OWNING ADAPTATION IN THE PACIFIC Strengthening governance of climate adaptation finance

From NACCC to NAB in Vanuatu
As with other Pacific countries, Vanuatu has begun to investigate the integration of climate change
and disaster risk management into one structure.9 According to an April 2012 government report, “The
current separation between climate change and disaster risk management has led to stakeholder
confusion, duplication of efforts, excessive time and resource demands on a limited number of actors,
weak governance arrangements and a less effective delivery of services to ni-Vanuatu people.”10
The process of integration involves a range of tasks:
• Combining a series of overlapping strategic policy documents, including Vanuatu’s UNFCCC
National Adaptation Plan of Action (NAPA), the National Climate Change Adaptation Strategy (NCCAS)
and National Action Plan on Disaster Risk Reduction and Disaster Management 2006–2016;
• Creating unified governance structures and processes. Until now disaster work has been managed
through the Disaster Risk Reduction and Disaster Management National Action Plan Task Force
(NTF), housed under the Ministry of Internal Affairs. In contrast, the body that oversees climate
change implementation, the National Advisory Committee on Climate Change (NACCC), is located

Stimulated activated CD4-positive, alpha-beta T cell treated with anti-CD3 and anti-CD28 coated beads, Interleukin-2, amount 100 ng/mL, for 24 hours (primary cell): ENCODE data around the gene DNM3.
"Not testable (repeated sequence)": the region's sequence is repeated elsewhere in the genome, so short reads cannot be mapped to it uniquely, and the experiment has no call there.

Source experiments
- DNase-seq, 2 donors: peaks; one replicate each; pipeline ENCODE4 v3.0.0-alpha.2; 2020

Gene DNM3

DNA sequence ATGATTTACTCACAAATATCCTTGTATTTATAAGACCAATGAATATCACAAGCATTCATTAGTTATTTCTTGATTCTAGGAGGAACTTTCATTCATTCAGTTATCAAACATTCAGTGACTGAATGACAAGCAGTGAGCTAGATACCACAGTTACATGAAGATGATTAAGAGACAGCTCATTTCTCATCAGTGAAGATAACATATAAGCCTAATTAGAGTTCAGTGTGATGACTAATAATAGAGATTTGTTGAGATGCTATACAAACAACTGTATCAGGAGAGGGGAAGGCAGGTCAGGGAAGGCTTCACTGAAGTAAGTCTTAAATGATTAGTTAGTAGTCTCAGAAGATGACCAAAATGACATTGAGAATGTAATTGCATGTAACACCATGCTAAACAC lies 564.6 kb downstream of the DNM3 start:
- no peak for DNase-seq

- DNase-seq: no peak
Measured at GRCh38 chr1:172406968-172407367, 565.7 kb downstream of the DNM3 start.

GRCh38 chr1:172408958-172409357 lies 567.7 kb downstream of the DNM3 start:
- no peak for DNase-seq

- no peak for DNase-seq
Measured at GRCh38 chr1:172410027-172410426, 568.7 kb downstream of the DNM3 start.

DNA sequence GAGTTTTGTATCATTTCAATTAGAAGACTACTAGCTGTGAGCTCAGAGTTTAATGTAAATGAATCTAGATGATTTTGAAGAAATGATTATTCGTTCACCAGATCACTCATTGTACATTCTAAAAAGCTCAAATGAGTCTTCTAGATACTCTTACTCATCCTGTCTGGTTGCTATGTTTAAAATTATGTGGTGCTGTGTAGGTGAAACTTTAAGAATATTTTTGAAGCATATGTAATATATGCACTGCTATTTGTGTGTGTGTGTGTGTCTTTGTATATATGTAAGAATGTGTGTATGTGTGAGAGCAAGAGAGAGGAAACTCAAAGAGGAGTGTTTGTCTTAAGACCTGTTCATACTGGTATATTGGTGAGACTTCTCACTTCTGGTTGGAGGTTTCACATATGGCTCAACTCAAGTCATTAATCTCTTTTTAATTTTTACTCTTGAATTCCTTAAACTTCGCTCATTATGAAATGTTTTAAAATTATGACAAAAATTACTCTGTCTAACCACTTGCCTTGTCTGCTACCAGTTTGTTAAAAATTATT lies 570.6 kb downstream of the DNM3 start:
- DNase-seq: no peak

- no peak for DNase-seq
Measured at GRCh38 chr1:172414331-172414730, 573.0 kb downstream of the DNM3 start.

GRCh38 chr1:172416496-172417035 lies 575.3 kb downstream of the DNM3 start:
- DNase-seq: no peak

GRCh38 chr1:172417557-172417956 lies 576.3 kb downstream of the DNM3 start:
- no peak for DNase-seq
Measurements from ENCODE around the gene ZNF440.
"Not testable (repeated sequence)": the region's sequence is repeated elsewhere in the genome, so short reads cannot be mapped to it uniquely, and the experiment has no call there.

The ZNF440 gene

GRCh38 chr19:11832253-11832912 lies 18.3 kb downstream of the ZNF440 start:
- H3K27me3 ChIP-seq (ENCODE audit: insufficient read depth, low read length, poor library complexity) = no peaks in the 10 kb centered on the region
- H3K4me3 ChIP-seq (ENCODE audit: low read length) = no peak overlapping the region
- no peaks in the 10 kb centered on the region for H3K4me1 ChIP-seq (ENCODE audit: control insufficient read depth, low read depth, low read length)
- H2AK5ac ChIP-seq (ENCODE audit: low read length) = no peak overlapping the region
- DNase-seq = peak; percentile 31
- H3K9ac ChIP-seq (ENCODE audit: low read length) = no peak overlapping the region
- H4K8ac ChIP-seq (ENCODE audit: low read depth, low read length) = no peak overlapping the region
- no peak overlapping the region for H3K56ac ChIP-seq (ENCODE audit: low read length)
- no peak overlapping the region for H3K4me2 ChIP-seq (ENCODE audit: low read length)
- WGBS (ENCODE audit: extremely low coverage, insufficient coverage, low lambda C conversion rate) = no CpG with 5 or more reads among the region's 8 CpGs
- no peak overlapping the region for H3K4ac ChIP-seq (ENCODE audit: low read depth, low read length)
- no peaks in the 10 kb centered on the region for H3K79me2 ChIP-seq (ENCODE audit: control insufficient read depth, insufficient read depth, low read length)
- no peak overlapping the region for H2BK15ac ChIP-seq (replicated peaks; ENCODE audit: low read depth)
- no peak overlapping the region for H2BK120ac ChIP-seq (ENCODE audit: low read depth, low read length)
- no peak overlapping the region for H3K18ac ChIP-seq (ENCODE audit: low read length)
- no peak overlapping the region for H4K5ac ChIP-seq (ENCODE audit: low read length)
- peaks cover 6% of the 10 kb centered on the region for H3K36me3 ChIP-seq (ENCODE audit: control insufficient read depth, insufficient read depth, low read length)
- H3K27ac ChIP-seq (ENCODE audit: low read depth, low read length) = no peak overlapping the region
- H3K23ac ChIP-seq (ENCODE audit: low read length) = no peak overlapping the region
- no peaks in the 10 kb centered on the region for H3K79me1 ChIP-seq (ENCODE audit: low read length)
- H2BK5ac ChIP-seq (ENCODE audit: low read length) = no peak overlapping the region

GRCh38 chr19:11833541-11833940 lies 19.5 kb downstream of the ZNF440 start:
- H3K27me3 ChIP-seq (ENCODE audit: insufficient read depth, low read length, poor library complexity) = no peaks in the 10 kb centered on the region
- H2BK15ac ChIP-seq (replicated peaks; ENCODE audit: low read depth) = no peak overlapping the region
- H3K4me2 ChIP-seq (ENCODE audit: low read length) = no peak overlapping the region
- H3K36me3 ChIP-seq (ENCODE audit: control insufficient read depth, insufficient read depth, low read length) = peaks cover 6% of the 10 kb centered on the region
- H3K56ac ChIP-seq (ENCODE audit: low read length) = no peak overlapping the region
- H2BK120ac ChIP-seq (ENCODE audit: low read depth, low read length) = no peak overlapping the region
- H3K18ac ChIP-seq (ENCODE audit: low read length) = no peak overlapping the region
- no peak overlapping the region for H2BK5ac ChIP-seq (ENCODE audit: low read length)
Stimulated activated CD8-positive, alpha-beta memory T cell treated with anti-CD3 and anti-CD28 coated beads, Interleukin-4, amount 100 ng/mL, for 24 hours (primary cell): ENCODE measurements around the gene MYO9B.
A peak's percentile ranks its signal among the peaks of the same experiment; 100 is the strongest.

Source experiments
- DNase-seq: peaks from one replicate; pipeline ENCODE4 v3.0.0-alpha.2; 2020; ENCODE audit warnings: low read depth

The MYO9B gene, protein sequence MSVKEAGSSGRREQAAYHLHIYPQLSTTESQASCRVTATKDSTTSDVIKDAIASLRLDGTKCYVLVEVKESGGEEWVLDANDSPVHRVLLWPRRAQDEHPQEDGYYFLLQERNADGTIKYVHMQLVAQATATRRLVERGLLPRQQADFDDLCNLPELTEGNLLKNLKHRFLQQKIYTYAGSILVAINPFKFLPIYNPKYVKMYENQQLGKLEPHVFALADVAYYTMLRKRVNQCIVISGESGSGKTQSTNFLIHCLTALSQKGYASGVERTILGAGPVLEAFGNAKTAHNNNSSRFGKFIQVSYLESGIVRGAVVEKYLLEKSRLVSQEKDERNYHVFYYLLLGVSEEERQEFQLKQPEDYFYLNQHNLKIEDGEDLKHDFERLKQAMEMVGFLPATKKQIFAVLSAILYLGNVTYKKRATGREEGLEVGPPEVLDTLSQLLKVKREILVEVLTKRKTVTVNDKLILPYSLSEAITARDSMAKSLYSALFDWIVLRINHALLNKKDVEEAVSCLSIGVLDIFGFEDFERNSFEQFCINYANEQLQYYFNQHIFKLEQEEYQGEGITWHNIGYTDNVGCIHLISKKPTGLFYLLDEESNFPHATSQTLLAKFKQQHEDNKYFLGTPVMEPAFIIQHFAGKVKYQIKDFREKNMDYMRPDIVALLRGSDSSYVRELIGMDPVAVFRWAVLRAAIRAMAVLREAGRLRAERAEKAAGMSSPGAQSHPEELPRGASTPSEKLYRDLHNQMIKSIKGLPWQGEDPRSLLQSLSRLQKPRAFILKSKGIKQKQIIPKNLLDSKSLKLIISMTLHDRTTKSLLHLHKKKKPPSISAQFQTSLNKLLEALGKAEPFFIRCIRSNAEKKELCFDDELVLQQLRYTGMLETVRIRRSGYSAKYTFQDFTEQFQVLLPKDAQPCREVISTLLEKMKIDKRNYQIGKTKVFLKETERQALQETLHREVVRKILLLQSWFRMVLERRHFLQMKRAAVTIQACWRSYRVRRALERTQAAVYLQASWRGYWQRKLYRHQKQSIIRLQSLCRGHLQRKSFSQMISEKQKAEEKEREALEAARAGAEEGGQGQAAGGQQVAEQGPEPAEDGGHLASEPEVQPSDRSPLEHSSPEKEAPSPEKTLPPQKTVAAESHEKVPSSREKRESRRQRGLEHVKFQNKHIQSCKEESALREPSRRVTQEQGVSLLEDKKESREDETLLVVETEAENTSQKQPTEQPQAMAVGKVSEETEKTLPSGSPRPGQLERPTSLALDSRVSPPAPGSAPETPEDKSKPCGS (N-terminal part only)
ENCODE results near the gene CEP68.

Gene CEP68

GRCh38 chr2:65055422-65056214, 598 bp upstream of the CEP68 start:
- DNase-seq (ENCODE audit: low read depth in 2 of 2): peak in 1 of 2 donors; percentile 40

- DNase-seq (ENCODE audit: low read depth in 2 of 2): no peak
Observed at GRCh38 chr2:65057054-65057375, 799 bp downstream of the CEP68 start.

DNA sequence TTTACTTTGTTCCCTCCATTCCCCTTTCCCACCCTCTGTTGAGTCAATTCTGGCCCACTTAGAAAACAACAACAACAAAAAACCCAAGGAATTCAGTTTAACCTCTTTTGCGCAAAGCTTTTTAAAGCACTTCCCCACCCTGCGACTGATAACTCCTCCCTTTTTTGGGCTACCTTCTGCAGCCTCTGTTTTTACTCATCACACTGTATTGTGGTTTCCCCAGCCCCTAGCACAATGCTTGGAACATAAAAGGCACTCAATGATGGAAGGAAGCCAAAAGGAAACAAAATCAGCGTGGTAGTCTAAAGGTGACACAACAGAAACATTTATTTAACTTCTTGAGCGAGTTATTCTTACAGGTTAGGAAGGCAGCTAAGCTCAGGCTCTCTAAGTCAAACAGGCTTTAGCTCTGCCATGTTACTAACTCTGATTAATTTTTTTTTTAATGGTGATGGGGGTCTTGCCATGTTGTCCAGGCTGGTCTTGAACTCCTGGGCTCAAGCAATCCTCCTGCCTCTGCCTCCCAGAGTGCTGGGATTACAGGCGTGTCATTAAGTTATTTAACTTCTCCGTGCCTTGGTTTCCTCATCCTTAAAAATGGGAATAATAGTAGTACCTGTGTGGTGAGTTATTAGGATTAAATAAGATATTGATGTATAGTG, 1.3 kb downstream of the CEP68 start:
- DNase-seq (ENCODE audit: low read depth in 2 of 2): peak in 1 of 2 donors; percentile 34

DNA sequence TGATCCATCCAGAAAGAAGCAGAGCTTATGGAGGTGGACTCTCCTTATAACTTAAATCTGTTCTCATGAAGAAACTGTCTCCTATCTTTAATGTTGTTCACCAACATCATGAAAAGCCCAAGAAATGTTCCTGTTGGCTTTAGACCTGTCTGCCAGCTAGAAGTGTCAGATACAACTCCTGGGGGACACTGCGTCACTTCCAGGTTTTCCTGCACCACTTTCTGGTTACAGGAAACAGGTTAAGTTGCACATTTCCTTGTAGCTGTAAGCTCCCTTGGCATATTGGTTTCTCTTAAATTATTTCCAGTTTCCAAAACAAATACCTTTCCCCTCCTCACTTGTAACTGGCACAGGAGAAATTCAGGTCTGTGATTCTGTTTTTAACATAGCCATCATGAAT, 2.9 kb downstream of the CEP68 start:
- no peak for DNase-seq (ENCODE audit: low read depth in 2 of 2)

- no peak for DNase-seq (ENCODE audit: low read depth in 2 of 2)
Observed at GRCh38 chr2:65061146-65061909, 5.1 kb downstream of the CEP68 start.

under the Ministry of Infrastructure and Public Utilities, chaired through the Vanuatu Meteorological
and Geohazards Department;
• Passing new legislation beyond the existing National Disaster Act of 2000 to fully enable climate
change and disaster risk integration (in contrast to the NTF, NACCC currently operates without
formal legislation);
• Establishing a system of monitoring, reporting and verification on adaptation initiatives. 11
The reform process is supported by locally based consultants funded by the World Bank and jointly by
the Secretariat of the Pacific Community (SPC) and the German Agency for International Development
(GIZ), as well as technical advice from the Secretariat of the Pacific Regional Environment Programme
(SPREP), SPC and other regional networks.
In February 2012, the Vanuatu government held a workshop to discuss the shift to a new coordinating
structure. The aim was to effectively merge the structures that currently manage work on disaster and
climate responses into a single national advisory board (NAB). This board officially came into existence
in May 2012, replacing the NACCC, and is made up of senior officials with clear tasks and mandates,
detailed in legislation. A fully staffed Project Management Unit is being created as the NAB secretariat,
based at the Vanuatu Meteorological and Geohazards Department.12 The government has explicitly
requested public feedback on the proposed structures, as well as draft legislation to implement the
As detailed in the case study, Creating a civil society climate network in Vanuatu in Chapter 2,
Strengthening partnerships and coordination, Vanuatu civil society organisations have formed a
Climate Change Network, and local and international NGOs are working together on disaster responses
through the Vanuatu Humanitarian Team. This networking has allowed them to come together to
present common responses to government, especially over proposals in the draft legislation that
might restrict their work on the ground.